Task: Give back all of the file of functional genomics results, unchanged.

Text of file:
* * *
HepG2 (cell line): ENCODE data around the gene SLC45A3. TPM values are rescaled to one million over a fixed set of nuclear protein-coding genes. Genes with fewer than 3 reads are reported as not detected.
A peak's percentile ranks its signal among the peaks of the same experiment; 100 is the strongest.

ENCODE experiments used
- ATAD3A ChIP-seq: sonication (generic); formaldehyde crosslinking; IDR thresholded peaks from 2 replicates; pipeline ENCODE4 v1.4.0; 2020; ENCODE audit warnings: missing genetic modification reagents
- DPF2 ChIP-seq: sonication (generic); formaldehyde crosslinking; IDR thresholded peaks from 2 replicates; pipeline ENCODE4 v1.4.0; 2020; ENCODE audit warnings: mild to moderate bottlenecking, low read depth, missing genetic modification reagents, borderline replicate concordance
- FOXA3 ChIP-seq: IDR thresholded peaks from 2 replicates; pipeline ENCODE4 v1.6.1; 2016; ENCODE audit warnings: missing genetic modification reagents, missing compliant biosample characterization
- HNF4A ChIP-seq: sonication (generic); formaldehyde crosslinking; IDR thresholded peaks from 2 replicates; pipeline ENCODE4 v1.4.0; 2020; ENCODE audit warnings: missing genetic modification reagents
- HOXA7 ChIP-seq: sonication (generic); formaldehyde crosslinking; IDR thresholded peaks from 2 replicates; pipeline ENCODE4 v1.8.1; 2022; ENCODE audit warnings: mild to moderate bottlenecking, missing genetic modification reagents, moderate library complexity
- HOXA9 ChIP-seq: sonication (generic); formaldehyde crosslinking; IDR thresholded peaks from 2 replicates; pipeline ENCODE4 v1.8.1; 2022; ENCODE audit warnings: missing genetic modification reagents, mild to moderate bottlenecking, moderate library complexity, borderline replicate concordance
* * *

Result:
HepG2 (cell line): ENCODE data around the gene SLC45A3. TPM values are rescaled to one million over a fixed set of nuclear protein-coding genes. Genes with fewer than 3 reads are reported as not detected.
A peak's percentile ranks its signal among the peaks of the same experiment; 100 is the strongest.

ENCODE experiments used
- ATAD3A ChIP-seq: sonication (generic); formaldehyde crosslinking; IDR thresholded peaks from 2 replicates; pipeline ENCODE4 v1.4.0; 2020; ENCODE audit warnings: missing genetic modification reagents
- DPF2 ChIP-seq: sonication (generic); formaldehyde crosslinking; IDR thresholded peaks from 2 replicates; pipeline ENCODE4 v1.4.0; 2020; ENCODE audit warnings: mild to moderate bottlenecking, low read depth, missing genetic modification reagents, borderline replicate concordance
- FOXA3 ChIP-seq: IDR thresholded peaks from 2 replicates; pipeline ENCODE4 v1.6.1; 2016; ENCODE audit warnings: missing genetic modification reagents, missing compliant biosample characterization
- HNF4A ChIP-seq: sonication (generic); formaldehyde crosslinking; IDR thresholded peaks from 2 replicates; pipeline ENCODE4 v1.4.0; 2020; ENCODE audit warnings: missing genetic modification reagents
- HOXA7 ChIP-seq: sonication (generic); formaldehyde crosslinking; IDR thresholded peaks from 2 replicates; pipeline ENCODE4 v1.8.1; 2022; ENCODE audit warnings: mild to moderate bottlenecking, missing genetic modification reagents, moderate library complexity
- HOXA9 ChIP-seq: sonication (generic); formaldehyde crosslinking; IDR thresholded peaks from 2 replicates; pipeline ENCODE4 v1.8.1; 2022; ENCODE audit warnings: missing genetic modification reagents, mild to moderate bottlenecking, moderate library complexity, borderline replicate concordance